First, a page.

June 7, 2005 -- -- After a sixth-grader was fatally mauled by at least one of his family's pit bulls, San Francisco Mayor Gavin Newsom said it is time for the city to re-evaluate its laws concerning dog ownership, but animal protection groups say any legislation should be focused on correcting owners' behavior, not trying to prevent future attacks by banning specific types of dogs.
Nicholas Faibish, 12, was killed in the attack Friday in his San Francisco home, and investigators have been working to determine whether just one or both of the family's dogs were responsible.
After the attack, Newsom said the city has to do something.
"We have to be realistic," Newsom said. "You've got dogs that literally can kill. We've seen it demonstrated. If we can't change people's behavior and make them think what's in their best interest, then that's when government comes along and becomes a bit paternalistic."
Newsom said he did not have any specific legislative proposals in mind, and a spokesman for the mayor said he was not talking about a ban on pit bull-type dogs, such as has been enacted in other places across the country, but the dogs were clearly on his mind.
"Having a pit bull … and three kids is not acceptable because we're not going to deal with the consequences of losing a life," Newsom said.
He appointed a task force led by Carl Friedman, the city's director of Animal Care and Control, and members of the mayor's office, the police department, fire department, health department and city attorney's office, and gave the group 10 days to produce a report.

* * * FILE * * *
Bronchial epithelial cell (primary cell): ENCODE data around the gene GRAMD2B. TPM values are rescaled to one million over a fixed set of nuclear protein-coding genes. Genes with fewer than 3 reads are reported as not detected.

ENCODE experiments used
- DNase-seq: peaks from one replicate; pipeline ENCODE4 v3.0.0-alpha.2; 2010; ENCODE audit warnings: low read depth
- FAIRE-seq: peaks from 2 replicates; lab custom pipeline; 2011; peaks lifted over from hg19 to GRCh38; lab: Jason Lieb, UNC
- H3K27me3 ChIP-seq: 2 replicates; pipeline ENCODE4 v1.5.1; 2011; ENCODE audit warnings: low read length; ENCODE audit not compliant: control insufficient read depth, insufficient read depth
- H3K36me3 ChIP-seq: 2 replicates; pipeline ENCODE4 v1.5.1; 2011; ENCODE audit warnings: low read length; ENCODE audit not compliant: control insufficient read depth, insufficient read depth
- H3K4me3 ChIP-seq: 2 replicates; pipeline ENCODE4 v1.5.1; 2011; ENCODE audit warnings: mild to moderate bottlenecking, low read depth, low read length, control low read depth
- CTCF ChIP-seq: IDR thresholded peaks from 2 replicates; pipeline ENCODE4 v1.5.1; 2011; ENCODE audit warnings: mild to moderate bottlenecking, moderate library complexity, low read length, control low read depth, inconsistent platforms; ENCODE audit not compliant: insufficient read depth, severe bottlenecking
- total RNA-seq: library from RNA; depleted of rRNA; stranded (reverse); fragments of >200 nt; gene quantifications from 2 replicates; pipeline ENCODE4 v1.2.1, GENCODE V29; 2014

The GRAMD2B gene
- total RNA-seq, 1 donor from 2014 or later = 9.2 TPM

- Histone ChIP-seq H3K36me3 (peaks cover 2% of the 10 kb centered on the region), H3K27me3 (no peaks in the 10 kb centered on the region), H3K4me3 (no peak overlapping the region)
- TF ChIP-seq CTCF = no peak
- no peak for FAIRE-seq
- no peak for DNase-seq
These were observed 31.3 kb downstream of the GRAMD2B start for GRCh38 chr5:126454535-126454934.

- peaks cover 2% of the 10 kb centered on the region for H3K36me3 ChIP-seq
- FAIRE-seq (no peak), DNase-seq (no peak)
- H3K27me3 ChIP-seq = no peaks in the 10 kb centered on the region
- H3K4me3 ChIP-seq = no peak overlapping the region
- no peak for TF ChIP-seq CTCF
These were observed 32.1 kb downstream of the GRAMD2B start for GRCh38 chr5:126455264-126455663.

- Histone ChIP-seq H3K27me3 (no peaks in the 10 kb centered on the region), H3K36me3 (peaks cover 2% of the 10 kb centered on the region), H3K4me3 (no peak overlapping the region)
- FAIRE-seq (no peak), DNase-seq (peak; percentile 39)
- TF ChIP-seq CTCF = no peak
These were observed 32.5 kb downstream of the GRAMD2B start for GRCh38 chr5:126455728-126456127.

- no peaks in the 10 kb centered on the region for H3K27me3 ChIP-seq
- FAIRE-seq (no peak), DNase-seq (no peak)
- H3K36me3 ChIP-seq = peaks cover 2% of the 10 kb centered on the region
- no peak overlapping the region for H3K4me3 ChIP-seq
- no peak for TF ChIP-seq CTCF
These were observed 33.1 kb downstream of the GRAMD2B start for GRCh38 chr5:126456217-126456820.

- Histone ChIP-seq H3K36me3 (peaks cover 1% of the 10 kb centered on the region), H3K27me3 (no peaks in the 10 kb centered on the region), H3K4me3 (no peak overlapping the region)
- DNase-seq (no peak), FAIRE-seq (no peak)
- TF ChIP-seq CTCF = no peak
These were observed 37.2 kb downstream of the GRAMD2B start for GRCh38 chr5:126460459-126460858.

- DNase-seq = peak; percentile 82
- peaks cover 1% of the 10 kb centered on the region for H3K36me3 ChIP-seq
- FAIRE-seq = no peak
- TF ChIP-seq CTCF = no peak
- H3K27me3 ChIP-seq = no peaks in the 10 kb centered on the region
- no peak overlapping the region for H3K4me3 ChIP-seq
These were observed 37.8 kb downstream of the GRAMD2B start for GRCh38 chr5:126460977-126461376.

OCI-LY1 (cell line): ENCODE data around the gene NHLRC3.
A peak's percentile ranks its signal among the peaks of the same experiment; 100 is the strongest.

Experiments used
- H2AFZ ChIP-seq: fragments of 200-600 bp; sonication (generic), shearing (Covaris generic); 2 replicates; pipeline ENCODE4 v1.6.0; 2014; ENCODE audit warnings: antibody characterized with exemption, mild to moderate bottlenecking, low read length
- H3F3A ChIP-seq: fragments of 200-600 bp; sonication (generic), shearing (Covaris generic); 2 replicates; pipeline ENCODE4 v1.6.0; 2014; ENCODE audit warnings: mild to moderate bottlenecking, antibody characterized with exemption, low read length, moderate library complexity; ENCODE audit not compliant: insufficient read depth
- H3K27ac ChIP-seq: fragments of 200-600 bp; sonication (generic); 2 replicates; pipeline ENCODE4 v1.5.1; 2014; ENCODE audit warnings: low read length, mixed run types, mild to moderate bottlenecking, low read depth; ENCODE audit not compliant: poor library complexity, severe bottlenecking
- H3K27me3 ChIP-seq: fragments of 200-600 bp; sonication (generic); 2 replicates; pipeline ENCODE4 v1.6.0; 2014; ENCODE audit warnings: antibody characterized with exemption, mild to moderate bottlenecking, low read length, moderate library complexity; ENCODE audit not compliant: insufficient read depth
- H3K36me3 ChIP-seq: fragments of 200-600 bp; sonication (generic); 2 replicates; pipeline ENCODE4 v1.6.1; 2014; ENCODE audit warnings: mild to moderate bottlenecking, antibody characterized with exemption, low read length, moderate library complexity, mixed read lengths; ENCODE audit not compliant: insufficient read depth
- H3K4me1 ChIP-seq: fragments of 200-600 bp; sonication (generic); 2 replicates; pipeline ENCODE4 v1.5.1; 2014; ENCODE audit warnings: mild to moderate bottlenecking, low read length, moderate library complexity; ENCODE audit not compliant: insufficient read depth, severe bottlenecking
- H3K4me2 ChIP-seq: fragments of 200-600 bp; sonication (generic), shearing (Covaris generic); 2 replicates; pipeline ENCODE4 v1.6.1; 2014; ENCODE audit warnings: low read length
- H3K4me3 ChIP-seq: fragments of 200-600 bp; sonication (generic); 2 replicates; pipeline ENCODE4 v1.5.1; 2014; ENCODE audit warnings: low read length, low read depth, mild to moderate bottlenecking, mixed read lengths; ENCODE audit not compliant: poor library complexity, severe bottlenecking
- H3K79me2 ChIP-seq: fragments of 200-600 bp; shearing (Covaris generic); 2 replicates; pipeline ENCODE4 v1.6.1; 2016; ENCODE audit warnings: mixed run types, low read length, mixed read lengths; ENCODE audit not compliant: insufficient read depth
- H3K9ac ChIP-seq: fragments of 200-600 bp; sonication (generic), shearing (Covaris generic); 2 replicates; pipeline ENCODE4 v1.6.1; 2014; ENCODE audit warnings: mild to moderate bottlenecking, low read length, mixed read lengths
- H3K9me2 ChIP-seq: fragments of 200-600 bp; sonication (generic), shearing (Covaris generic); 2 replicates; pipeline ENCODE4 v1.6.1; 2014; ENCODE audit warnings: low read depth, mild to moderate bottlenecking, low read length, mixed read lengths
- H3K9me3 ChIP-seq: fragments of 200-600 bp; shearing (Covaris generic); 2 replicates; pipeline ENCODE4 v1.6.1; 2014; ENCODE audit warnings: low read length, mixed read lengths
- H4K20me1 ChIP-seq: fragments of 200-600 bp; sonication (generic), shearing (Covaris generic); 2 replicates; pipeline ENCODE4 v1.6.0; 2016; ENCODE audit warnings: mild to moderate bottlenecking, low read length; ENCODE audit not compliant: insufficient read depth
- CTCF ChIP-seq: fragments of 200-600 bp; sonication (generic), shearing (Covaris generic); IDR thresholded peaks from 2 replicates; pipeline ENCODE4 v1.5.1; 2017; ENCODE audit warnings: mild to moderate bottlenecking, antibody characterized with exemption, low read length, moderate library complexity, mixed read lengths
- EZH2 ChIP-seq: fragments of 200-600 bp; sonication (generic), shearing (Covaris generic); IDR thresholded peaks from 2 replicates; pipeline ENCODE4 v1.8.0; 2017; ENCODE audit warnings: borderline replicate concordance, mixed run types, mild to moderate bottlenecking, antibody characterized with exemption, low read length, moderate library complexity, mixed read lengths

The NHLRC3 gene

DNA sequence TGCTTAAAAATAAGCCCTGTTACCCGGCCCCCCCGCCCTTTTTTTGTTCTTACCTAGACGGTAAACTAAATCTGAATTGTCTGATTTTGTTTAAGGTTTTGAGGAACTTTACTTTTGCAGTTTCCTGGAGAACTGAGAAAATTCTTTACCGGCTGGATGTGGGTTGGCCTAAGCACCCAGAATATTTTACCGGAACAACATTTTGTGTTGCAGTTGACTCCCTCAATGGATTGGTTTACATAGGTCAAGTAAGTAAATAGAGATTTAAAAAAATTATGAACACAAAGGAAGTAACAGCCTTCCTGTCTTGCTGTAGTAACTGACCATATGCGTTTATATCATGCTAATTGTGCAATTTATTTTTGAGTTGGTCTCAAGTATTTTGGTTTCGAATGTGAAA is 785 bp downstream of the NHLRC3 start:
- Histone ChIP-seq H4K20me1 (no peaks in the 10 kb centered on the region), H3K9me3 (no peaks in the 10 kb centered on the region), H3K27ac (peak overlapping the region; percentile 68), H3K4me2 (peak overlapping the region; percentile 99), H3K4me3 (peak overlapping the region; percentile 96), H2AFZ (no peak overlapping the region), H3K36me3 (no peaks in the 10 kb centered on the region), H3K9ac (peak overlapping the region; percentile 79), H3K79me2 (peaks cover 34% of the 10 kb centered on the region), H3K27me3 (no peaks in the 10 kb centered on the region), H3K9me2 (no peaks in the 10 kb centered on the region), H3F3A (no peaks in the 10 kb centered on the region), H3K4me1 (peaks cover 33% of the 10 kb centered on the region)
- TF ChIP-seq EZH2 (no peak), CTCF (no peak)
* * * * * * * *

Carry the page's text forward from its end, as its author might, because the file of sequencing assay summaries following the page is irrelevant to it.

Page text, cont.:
Friedman said the task force will likely consider breed-specific permits and mandatory spaying and neutering of aggressive dogs.
Denver banned pit bulls in 1989, after a minister was bitten 70 times and had both his legs broken in a pit bull attack. Earlier this spring a state court upheld the law even though a state law -- passed after the ban was imposed -- prohibits breed-specific legislation.
The city sued the state in May 2004 after Gov. Bill Owens signed a state law making owners liable for injuries the first time a dog bites. The bill, which also prohibited cities and counties from outlawing specific breeds, followed the fatal mauling of an Elbert County woman by three pit bulls last year.
A judge in Denver's District Court upheld the law in May, ruling the state Attorney General's Office had not provided any new scientific evidence in the field of animal behavior or other new information that would make the ordinance unconstitutional.
The same judge had also ruled in December that "home rule" gives Denver the right to ban specific breeds of dogs, despite the state law.
"The urban environment of Denver is a heck of a lot different than the outback of Australia," Assistant City Attorney Kory Nelson said after the court ruled in the city's favor last month. "These dogs pose such a risk should they attack. We think as a community we shouldn't have them."
A Dangerous Breed?
Other places in the country that have breed-specific legislation -- either outright bans of certain breeds or specific requirements for owners of certain breeds -- include Iowa and Ohio; the cities of Boston; Providence, R.I.; and Muskegon, Mich.; as well as Miami-Dade County, Fla.; Prince Georges County, Md.; and more than a dozen cities in Washington state.
Washington, D.C., also has been considering a ban on pit bulls.
"This is a dangerous breed," city Councilman Jim Graham, who has introduced a ban three times since 1999, told The Washington Post. "On this issue, I get thousands of e-mails from people across the United States who tell me this is not a dangerous breed. There is not a week that goes by without a report of violence regarding pit bulls. What we're waiting for is some young child or someone else to be violently attacked, and then there will be outcry."
In Canada, the province of Ontario has also enacted a ban on pit bulls, due to take effect in August.
"Breed bans boil down to the public and the government needing someone to blame and they don't know how to handle it, so they put the blame on pit bulls," said Jason Mann, the creator of PitBullLovers.com, a Lexington, Ky.-based Web site for pit bull owners.